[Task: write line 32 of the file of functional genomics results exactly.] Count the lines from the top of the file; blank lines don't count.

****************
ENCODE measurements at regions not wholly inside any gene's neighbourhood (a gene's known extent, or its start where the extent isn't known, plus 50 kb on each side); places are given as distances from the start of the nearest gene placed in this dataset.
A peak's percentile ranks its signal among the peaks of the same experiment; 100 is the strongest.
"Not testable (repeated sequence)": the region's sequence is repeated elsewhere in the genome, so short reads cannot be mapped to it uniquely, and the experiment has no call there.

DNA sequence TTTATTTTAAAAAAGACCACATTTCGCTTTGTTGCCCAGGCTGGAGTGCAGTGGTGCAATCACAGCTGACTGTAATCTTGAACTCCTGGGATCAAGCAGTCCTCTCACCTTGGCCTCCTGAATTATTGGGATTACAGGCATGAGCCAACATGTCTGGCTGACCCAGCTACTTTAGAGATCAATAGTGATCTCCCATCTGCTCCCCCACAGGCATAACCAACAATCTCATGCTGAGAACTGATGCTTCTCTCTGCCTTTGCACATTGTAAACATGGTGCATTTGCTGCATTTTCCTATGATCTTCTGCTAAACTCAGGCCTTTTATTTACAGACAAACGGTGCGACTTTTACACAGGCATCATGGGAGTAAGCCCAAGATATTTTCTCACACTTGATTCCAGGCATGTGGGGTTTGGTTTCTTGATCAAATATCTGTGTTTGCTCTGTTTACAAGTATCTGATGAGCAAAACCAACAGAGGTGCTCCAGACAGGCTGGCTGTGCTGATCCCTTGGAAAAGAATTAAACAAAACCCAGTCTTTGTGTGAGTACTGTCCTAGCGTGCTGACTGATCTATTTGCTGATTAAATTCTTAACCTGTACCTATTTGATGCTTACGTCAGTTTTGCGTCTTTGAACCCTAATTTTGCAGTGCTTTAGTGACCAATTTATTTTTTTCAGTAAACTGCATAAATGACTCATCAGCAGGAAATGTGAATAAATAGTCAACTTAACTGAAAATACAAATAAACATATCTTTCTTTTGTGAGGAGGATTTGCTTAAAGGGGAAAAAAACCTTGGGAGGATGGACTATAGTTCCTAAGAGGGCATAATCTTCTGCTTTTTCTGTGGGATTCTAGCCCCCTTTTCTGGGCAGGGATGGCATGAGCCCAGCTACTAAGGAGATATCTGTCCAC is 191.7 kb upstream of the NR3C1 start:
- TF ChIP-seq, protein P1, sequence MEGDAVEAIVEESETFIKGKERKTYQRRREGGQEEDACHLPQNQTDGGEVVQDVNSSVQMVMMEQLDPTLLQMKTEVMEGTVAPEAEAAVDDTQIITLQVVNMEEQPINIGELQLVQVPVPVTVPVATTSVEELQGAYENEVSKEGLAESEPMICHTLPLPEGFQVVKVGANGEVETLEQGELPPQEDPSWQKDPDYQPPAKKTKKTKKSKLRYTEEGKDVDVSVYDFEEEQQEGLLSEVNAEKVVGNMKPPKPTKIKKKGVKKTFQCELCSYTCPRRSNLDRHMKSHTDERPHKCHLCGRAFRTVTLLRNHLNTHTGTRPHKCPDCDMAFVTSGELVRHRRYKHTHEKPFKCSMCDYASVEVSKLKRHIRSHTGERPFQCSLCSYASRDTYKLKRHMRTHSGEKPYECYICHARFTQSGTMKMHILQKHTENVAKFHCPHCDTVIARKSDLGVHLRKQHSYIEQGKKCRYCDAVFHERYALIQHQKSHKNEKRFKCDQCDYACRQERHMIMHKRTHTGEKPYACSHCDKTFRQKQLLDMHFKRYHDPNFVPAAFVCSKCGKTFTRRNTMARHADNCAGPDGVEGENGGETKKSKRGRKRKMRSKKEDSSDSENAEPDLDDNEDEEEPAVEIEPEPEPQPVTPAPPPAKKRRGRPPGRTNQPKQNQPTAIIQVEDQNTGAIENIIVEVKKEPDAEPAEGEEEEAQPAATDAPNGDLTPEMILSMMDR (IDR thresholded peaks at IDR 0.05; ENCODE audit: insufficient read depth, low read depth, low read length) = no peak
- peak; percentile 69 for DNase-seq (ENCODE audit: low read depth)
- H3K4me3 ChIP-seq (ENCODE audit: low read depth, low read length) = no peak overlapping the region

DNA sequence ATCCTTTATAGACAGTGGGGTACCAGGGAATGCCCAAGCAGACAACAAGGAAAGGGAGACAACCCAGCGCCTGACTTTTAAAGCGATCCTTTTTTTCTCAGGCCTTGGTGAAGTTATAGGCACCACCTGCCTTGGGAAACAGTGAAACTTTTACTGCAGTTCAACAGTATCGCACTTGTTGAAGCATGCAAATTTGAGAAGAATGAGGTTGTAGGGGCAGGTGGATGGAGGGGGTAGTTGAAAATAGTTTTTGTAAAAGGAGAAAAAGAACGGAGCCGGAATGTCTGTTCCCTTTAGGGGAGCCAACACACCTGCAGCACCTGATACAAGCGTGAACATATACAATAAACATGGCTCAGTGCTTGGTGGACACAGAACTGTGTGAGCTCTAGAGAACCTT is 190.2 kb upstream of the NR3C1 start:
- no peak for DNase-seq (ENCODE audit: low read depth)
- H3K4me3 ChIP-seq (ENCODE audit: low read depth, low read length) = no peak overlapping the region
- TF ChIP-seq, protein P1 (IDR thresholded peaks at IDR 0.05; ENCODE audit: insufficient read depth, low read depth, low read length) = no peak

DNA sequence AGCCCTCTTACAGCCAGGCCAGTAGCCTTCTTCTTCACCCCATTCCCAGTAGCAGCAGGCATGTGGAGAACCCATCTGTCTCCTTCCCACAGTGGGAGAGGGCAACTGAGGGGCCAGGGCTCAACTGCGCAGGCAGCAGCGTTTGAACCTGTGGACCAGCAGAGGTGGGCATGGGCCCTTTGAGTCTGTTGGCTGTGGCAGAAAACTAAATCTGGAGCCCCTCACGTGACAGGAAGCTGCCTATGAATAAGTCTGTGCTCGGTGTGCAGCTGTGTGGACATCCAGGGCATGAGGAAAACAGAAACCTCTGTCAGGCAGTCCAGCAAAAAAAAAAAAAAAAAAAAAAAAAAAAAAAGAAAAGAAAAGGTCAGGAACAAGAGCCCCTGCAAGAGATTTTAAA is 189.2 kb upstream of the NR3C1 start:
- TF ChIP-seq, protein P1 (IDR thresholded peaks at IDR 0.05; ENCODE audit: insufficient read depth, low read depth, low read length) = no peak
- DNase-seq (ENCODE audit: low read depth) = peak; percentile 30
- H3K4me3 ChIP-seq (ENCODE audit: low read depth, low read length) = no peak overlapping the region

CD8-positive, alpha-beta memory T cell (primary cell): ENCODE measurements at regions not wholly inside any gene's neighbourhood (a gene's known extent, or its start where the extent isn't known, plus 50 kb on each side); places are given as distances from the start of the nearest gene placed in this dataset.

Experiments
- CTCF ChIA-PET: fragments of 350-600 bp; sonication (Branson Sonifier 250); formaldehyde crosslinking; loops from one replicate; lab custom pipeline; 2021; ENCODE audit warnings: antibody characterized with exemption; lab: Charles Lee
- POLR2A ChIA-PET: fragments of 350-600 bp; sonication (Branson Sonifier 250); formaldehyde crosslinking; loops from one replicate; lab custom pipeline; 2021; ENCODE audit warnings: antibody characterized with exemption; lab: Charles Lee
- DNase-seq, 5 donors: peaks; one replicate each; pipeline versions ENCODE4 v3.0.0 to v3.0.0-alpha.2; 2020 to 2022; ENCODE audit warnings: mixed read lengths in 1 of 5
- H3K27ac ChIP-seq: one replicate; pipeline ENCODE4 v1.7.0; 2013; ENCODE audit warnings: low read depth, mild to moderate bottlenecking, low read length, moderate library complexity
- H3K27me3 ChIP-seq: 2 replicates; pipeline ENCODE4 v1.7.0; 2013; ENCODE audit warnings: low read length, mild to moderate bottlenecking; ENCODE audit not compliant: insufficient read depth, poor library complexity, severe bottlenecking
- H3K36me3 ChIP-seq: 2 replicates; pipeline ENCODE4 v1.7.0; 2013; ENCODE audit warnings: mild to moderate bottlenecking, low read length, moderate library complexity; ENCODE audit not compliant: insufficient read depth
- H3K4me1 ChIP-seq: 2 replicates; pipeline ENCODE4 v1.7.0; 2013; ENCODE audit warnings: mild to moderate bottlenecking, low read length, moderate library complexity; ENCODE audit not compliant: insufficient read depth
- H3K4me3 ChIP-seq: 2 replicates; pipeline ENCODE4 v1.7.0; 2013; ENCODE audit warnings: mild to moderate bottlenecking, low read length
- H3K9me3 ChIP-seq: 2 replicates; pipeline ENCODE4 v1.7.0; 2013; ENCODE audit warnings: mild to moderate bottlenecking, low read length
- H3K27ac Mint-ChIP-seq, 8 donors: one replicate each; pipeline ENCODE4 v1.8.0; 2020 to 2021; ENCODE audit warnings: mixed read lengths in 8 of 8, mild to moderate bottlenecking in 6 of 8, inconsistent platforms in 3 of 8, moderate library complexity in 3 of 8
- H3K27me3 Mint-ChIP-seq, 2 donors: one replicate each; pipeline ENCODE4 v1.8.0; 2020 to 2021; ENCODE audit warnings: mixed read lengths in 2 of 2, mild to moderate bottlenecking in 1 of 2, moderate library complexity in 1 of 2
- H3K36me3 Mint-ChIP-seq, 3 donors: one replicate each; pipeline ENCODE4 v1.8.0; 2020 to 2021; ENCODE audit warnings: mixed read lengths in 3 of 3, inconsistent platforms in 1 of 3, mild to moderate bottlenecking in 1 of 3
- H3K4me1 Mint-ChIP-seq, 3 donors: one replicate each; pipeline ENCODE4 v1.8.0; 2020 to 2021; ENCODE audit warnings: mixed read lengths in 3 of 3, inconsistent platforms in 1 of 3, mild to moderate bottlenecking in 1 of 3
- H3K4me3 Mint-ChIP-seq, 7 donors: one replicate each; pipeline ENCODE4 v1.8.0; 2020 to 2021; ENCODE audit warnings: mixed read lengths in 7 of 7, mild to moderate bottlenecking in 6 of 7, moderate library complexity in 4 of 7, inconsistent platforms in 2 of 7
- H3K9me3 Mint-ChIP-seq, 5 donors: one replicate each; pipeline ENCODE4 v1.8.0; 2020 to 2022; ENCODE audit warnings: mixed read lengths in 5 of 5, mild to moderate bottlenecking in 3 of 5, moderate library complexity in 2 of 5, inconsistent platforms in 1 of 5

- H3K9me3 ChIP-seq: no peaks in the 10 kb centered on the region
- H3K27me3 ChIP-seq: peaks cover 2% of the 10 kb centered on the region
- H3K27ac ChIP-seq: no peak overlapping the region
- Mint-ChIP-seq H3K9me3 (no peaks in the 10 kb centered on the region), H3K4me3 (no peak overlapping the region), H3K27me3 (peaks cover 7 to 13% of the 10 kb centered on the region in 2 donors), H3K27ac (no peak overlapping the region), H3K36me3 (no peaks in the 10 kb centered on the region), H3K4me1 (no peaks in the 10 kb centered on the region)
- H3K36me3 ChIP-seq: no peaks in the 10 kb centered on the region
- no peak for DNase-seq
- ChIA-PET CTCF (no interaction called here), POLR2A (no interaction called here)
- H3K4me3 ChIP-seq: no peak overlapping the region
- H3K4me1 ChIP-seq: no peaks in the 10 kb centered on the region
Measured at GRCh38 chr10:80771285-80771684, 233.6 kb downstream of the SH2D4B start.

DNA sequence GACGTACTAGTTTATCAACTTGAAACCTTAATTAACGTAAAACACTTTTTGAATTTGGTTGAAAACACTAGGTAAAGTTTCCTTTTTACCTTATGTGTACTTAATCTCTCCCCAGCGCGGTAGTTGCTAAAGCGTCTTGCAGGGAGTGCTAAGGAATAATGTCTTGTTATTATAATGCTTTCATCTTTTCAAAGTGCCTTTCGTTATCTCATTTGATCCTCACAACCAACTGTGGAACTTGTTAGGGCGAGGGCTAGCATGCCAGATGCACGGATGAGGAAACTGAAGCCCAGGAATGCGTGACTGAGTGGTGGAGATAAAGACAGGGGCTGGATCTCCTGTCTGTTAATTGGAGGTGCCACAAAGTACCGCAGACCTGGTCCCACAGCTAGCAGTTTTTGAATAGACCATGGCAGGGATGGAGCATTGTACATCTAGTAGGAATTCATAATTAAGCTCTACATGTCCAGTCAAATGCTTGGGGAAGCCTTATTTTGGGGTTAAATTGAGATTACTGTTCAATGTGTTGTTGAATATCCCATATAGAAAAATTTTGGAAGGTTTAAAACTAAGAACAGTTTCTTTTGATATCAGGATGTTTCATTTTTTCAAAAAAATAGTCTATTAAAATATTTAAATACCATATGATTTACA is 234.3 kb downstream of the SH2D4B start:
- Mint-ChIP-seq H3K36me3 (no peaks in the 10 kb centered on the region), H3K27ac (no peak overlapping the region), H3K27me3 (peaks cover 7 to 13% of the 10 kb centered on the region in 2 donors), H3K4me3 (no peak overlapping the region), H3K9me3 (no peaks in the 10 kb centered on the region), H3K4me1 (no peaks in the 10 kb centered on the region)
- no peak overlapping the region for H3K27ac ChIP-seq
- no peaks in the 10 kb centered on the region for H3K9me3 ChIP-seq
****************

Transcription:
- H3K9me3 Mint-ChIP-seq, 5 donors: one replicate each; pipeline ENCODE4 v1.8.0; 2020 to 2022; ENCODE audit warnings: mixed read lengths in 5 of 5, mild to moderate bottlenecking in 3 of 5, moderate library complexity in 2 of 5, inconsistent platforms in 1 of 5